Participants will learn from the experts and explore the role physics plays in a variety of careers and applications—from space exploration, to medicine, materials science, and elementary particle physics experiments. Attendees will also interact with educators and policymakers with the goal of broadening interest in science throughout the African continent.
“The primary purpose is to encourage African students to pursue careers in physics by providing them with one-on-one mentoring,” said Kétévi Assamagan, a physicist at DOE’s Brookhaven National Laboratory and member of the ASP organizing committee.
The two- or three-week “school” program is held every two years and has rotated through South Africa, Ghana, Senegal, Rwanda, Namibia, and Morocco (virtually) before landing back in South Africa this year. Students are selected competitively by an international committee of physicists, with attention to funding agency requirements, female-to-male ratio, geographical balance across Africa, and promotion of candidates from the “Least Developed Countries” in Africa, as defined by the United Nations, Assamagan said.
But the program, he noted, has grown to serve in many other ways.
“It is a collection of carefully designed, continuous activities to support physics education and research in Africa,” he said.
For example, since 2016, the organizing board has run development programs for African educators (during one week) and outreach programs directed at African high school students (during another week) concurrent with the graduate student program. The host nation can select up to 70 teachers to participate, and outreach to high schools within the vicinity of the ASP venue typically reaches 1000-2000 students in grades 10-12. These efforts are supported by the host country government funding agencies.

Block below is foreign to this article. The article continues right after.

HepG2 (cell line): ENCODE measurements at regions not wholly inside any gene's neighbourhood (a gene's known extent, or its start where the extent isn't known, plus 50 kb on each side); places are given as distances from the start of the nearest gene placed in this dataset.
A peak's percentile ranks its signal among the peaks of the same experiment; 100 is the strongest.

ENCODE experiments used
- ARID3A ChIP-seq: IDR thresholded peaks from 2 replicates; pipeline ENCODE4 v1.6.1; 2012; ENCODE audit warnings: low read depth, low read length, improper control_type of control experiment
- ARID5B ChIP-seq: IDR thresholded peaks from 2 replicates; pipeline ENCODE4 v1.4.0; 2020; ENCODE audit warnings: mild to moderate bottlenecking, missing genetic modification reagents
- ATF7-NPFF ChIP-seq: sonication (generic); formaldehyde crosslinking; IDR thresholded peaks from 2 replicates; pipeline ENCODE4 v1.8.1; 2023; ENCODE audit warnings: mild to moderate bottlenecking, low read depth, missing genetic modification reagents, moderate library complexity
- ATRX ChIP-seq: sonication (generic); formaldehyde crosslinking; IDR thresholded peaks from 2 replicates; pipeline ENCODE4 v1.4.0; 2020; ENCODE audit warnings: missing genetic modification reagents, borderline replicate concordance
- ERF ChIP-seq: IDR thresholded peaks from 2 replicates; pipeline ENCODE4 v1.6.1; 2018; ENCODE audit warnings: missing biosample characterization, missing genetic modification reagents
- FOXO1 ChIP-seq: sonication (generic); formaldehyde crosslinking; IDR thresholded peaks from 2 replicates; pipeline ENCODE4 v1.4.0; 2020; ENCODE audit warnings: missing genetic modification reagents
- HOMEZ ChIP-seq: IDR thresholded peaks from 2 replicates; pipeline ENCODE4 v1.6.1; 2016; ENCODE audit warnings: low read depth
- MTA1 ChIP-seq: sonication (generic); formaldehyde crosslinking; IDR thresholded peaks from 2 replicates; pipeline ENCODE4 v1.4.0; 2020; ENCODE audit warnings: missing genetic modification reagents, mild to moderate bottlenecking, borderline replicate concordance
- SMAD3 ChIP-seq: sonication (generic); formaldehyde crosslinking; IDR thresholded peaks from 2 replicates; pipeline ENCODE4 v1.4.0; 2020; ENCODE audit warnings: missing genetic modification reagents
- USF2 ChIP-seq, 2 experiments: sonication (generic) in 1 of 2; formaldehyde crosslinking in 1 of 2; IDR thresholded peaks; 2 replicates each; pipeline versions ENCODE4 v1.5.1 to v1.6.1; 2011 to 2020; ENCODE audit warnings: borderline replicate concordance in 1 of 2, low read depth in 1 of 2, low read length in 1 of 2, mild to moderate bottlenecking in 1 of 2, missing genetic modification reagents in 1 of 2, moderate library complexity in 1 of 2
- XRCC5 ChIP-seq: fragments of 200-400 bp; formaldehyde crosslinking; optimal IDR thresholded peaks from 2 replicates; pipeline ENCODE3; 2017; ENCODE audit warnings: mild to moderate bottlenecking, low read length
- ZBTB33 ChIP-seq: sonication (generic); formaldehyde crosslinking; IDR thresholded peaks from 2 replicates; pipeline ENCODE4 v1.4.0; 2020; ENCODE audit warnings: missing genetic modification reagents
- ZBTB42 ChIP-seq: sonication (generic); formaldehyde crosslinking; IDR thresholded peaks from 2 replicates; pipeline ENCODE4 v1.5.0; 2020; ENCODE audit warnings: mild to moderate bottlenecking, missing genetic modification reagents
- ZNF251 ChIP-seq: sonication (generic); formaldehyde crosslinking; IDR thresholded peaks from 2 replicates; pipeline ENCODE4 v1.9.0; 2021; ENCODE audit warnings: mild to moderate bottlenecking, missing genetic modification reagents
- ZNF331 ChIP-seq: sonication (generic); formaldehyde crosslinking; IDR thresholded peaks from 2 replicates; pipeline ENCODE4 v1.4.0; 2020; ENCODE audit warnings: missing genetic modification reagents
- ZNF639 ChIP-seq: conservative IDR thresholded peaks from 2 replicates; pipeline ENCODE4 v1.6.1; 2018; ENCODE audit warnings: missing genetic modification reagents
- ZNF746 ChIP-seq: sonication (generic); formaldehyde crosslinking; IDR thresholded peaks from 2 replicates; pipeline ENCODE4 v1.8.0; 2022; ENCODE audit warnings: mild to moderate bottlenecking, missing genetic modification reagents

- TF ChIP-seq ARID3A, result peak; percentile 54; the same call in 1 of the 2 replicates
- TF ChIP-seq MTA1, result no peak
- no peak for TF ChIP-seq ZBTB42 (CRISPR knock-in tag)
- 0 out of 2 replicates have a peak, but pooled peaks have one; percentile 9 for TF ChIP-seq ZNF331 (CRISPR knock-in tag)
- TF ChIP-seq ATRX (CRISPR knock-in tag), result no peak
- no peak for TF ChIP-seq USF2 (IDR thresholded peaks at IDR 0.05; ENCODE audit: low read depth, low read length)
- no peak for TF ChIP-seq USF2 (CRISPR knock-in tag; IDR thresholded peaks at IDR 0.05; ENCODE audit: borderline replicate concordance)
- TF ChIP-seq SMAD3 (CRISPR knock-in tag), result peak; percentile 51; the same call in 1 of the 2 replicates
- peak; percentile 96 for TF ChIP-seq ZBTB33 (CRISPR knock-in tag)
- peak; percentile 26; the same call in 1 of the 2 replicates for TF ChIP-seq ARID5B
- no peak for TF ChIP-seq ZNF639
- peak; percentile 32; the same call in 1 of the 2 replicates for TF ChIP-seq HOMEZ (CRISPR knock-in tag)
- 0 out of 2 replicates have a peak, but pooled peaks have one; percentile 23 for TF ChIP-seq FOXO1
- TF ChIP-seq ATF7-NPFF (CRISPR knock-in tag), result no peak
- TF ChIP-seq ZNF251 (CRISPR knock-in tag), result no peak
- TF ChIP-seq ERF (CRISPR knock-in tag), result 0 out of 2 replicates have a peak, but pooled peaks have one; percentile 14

ASP also maintains a network of alumni and mentors to connect participants with extended opportunities long after their initial participation in the instructional and interactive school.
“Many African students are interested in studying a variety of fields in physics but may not have access to opportunities for specialized learning,” said Assamagan. “The African School of Physics provides African students with these opportunities and a network to advance their careers. Through this program, we hope to inspire young physicists to continue working in their respective fields.”
“Many participants go on to give back to their communities in Africa and become collaborators for international projects—including research projects at Brookhaven National Laboratory and the other national labs,” Assamagan added.
Dividends for society and science
Alan Stone, a physicist and a program manager in the DOE Office of Science, was impressed when he first learned about the program in 2018. “They’ve managed to come up with a program that is meeting the needs of these communities in quite a different way,” he said, “by bringing the experts to the students.”
The program had been operating on a shoestring budget, with contributions from Brookhaven Lab and a range of international partners. Stone worked to find additional funding from the DOE Office of High Energy Physics to “remove obstacles” and help support U.S.-based instructors and internships.